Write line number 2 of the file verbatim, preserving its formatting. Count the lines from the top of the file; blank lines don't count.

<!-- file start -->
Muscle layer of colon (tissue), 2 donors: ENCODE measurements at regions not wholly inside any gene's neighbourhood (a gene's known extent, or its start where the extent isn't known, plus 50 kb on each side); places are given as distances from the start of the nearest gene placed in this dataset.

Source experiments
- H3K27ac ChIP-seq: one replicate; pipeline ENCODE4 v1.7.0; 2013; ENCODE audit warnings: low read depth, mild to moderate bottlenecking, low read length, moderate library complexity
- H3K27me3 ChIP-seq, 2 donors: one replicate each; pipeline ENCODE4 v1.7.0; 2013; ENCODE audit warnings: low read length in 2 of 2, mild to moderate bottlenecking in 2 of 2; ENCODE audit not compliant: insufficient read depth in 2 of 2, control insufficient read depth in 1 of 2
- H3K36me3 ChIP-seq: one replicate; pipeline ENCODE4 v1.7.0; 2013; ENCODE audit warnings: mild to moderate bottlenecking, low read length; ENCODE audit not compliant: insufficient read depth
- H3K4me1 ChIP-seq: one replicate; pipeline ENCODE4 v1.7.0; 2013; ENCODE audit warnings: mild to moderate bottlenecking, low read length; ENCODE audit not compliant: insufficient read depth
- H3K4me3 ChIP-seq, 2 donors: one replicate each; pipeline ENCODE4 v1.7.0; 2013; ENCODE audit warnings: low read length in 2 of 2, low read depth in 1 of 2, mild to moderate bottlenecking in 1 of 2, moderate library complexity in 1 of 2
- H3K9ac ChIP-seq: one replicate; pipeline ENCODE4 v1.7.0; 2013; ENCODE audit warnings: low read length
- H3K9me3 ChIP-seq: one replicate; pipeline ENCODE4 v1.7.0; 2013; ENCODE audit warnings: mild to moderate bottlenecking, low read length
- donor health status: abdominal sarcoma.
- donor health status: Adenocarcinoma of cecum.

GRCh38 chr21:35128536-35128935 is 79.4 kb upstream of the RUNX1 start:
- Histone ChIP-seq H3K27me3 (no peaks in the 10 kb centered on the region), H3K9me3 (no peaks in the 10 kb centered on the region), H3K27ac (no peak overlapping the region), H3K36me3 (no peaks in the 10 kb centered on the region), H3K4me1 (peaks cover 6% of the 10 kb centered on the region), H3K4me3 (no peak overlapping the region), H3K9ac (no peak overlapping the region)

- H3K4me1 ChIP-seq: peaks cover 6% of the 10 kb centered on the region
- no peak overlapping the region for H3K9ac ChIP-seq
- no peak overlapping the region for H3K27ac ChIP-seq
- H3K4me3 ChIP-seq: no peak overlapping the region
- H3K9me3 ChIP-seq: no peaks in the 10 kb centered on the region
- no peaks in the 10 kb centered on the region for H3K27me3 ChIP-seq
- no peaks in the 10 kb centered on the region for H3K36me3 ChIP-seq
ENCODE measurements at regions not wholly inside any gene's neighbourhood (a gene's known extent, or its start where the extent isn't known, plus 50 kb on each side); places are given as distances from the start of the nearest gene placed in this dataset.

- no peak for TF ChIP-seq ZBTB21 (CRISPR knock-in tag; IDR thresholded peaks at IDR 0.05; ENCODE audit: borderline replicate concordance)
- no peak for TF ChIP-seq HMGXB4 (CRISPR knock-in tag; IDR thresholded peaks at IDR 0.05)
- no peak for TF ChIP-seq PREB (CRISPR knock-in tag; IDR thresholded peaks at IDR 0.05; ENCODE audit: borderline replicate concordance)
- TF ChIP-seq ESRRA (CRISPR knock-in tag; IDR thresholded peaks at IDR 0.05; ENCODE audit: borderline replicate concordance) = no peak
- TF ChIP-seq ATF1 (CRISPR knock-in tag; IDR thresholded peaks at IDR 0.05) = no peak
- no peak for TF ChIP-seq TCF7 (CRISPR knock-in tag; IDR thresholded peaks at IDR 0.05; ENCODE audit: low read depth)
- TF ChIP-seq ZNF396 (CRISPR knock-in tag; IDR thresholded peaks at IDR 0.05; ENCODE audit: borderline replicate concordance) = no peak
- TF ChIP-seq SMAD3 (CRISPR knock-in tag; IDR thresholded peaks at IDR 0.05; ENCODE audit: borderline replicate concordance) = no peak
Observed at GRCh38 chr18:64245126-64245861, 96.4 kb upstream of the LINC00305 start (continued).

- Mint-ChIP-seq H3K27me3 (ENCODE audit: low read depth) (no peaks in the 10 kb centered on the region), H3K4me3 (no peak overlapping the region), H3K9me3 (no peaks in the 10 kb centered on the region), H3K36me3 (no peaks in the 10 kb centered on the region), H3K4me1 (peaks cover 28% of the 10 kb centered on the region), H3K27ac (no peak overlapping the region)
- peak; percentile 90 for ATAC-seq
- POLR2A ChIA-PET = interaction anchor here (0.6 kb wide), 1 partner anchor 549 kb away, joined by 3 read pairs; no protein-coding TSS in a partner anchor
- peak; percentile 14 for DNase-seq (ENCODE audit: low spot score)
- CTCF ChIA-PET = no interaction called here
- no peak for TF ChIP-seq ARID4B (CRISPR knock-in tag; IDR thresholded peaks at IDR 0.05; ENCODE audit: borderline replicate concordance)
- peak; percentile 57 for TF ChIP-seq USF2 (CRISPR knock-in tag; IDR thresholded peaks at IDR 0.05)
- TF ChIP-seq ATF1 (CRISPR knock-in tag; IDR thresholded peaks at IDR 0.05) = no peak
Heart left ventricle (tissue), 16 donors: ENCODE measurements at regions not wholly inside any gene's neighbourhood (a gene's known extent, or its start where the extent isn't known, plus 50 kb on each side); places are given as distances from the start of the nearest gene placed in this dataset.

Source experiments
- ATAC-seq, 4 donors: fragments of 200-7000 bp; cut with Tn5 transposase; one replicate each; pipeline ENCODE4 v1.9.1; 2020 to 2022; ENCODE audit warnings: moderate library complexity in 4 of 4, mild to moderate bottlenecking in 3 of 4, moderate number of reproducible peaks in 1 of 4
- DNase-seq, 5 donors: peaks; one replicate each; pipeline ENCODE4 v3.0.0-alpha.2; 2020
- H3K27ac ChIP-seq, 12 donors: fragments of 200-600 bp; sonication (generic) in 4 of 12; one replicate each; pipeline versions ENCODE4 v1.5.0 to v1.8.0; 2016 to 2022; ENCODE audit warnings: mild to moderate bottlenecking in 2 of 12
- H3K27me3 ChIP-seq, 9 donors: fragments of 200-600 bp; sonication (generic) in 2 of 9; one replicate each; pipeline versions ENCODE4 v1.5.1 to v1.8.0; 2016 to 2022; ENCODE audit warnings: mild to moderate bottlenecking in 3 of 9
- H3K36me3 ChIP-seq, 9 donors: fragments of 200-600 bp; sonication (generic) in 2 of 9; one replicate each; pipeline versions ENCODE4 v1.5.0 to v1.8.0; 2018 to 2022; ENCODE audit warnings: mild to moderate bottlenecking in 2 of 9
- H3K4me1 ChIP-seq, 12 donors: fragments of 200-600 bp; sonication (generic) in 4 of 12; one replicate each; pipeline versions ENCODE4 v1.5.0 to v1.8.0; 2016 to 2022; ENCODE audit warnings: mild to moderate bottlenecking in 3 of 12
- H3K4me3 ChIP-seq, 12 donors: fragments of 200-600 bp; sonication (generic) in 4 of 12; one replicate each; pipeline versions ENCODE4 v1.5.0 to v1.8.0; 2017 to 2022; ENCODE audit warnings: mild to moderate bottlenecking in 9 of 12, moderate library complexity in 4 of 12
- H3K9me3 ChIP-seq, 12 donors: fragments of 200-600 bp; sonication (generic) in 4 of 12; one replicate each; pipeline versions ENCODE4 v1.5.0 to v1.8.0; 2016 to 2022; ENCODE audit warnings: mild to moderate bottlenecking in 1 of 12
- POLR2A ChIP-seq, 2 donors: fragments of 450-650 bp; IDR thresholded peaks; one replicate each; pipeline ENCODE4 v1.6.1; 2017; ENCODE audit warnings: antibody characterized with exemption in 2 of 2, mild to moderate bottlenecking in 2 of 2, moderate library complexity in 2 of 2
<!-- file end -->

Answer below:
Source experiments